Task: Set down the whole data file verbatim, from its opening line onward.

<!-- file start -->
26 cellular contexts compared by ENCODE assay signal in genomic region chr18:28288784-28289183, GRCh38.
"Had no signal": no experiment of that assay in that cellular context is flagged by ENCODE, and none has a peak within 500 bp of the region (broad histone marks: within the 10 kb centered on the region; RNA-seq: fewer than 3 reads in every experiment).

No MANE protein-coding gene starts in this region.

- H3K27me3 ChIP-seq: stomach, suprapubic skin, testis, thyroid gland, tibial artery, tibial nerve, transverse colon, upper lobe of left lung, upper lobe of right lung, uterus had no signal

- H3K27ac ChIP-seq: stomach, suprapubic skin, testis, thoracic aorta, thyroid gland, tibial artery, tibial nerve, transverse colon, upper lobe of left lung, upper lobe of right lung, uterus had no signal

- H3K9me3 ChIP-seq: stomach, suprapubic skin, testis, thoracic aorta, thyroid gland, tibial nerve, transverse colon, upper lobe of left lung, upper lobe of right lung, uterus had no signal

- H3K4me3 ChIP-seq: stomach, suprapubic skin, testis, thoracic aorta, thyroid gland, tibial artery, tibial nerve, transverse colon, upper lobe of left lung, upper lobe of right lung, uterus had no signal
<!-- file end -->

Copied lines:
26 cellular contexts compared by ENCODE assay signal in genomic region chr18:28288784-28289183, GRCh38.
"Had no signal": no experiment of that assay in that cellular context is flagged by ENCODE, and none has a peak within 500 bp of the region (broad histone marks: within the 10 kb centered on the region; RNA-seq: fewer than 3 reads in every experiment).

No MANE protein-coding gene starts in this region.

- H3K27me3 ChIP-seq: stomach, suprapubic skin, testis, thyroid gland, tibial artery, tibial nerve, transverse colon, upper lobe of left lung, upper lobe of right lung, uterus had no signal

- H3K27ac ChIP-seq: stomach, suprapubic skin, testis, thoracic aorta, thyroid gland, tibial artery, tibial nerve, transverse colon, upper lobe of left lung, upper lobe of right lung, uterus had no signal

- H3K9me3 ChIP-seq: stomach, suprapubic skin, testis, thoracic aorta, thyroid gland, tibial nerve, transverse colon, upper lobe of left lung, upper lobe of right lung, uterus had no signal

- H3K4me3 ChIP-seq: stomach, suprapubic skin, testis, thoracic aorta, thyroid gland, tibial artery, tibial nerve, transverse colon, upper lobe of left lung, upper lobe of right lung, uterus had no signal